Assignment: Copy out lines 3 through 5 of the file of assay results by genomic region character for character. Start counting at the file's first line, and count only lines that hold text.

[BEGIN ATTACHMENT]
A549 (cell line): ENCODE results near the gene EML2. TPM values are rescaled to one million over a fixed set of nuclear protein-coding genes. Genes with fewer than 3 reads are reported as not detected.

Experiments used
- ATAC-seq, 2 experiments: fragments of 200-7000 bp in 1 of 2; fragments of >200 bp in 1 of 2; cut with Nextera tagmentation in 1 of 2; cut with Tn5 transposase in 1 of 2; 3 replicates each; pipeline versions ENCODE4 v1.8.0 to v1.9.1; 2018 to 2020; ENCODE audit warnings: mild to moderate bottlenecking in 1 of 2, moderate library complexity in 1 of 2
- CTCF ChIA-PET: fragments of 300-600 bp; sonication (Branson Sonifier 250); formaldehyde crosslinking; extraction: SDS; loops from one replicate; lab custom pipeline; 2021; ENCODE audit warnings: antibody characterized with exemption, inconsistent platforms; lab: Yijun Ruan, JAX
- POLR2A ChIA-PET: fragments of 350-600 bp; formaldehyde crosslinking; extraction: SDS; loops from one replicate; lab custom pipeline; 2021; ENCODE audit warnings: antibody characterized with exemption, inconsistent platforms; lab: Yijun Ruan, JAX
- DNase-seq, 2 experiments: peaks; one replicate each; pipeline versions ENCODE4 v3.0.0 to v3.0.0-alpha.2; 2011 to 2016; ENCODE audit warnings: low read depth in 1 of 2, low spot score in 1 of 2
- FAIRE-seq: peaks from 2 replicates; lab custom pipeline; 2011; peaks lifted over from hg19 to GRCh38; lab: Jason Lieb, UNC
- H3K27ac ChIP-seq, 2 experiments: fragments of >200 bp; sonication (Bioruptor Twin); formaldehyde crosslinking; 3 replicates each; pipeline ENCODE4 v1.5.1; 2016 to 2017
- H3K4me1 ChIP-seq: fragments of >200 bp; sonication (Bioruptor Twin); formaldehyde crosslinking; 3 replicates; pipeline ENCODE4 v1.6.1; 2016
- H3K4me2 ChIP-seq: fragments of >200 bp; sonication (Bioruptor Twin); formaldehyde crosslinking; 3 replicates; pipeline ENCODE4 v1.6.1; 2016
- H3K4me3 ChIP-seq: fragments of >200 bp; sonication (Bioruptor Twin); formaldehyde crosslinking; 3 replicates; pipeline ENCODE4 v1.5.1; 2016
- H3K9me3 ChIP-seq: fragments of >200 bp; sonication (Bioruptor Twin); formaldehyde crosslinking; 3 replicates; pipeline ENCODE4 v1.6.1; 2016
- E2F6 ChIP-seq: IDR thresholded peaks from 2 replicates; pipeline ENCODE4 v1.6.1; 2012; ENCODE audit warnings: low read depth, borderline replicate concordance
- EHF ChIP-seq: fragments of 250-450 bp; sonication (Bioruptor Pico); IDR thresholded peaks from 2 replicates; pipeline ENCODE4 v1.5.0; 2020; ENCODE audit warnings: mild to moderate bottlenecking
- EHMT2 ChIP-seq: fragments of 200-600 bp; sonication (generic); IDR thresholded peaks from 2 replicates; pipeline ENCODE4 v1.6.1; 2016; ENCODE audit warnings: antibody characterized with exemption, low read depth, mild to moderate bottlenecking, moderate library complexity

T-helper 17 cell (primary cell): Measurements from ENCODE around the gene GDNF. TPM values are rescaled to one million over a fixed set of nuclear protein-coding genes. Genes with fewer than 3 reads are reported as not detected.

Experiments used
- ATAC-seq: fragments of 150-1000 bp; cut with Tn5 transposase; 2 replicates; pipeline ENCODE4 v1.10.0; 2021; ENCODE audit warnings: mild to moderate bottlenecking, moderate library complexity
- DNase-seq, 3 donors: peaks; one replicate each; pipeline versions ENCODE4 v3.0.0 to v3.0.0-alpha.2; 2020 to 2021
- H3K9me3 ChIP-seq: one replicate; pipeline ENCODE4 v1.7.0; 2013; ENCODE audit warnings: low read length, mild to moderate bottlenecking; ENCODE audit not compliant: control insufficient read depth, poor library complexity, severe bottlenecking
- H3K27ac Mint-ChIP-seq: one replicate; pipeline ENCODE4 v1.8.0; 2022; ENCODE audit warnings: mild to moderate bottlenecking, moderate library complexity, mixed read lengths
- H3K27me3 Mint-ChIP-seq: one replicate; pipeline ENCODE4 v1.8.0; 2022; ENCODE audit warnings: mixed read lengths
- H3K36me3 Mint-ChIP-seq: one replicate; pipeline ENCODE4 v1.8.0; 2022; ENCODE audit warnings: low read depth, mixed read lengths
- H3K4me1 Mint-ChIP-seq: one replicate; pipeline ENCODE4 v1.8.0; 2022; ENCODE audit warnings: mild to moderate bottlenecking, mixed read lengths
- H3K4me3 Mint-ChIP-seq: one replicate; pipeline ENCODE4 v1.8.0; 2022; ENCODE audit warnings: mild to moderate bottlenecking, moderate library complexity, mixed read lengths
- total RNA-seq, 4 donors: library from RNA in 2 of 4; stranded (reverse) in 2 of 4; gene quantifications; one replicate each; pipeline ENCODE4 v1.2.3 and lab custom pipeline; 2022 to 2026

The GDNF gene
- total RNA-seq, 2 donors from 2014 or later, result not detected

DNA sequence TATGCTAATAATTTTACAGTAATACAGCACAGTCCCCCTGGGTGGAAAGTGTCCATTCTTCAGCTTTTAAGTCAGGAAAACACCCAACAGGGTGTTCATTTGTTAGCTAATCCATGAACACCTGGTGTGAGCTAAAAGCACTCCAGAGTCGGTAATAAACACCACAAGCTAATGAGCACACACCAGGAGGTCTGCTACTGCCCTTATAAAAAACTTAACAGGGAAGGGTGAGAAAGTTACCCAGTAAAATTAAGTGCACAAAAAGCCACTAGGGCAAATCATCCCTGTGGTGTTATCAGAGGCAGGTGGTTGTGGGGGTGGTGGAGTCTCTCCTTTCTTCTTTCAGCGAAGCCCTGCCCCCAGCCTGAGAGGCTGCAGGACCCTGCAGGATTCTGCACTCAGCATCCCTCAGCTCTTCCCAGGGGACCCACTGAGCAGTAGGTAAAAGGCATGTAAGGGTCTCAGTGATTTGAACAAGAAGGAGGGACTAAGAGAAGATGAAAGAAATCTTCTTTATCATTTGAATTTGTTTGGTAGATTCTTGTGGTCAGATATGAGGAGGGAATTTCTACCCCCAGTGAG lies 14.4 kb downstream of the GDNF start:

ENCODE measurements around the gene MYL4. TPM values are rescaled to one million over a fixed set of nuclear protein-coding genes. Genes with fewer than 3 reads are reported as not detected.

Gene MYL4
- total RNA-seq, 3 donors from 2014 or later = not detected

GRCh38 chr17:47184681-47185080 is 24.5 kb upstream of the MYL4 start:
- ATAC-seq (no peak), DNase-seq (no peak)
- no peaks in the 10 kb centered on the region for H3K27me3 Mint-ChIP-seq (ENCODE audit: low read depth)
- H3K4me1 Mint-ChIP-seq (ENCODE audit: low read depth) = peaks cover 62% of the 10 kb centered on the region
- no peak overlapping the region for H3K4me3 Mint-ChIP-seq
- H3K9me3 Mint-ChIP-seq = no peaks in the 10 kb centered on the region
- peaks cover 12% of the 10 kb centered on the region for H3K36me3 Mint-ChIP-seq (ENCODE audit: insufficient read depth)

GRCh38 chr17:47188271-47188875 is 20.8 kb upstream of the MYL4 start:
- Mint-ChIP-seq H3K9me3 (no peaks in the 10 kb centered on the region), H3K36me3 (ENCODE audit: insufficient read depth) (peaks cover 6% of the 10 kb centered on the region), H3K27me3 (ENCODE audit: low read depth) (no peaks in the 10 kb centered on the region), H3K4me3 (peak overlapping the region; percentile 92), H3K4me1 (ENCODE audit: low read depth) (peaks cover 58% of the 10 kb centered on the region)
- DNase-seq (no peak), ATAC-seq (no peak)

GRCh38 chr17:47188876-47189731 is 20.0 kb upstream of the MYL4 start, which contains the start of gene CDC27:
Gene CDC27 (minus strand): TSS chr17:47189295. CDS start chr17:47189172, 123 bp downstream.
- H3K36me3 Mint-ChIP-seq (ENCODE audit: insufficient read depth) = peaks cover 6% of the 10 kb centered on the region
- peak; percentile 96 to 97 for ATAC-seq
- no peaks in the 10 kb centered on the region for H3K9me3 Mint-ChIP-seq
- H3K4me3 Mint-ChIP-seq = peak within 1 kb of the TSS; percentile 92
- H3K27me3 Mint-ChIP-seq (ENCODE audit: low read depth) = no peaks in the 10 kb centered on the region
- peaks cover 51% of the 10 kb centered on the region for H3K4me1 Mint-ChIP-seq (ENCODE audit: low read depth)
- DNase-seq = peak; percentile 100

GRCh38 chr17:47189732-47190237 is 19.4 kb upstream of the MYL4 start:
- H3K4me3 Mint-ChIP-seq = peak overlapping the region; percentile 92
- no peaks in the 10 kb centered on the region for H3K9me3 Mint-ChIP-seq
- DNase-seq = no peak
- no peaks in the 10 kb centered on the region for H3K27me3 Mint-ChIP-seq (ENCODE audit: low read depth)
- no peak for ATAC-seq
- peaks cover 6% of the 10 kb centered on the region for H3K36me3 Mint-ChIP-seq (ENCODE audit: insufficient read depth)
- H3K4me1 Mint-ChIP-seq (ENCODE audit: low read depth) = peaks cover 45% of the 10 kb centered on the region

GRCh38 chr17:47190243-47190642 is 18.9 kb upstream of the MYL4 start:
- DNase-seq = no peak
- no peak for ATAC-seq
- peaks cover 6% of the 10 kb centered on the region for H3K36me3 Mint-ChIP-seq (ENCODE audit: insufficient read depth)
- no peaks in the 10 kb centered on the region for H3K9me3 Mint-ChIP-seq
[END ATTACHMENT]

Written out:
- ATAC-seq, 2 experiments: fragments of 200-7000 bp in 1 of 2; fragments of >200 bp in 1 of 2; cut with Nextera tagmentation in 1 of 2; cut with Tn5 transposase in 1 of 2; 3 replicates each; pipeline versions ENCODE4 v1.8.0 to v1.9.1; 2018 to 2020; ENCODE audit warnings: mild to moderate bottlenecking in 1 of 2, moderate library complexity in 1 of 2
- CTCF ChIA-PET: fragments of 300-600 bp; sonication (Branson Sonifier 250); formaldehyde crosslinking; extraction: SDS; loops from one replicate; lab custom pipeline; 2021; ENCODE audit warnings: antibody characterized with exemption, inconsistent platforms; lab: Yijun Ruan, JAX
- POLR2A ChIA-PET: fragments of 350-600 bp; formaldehyde crosslinking; extraction: SDS; loops from one replicate; lab custom pipeline; 2021; ENCODE audit warnings: antibody characterized with exemption, inconsistent platforms; lab: Yijun Ruan, JAX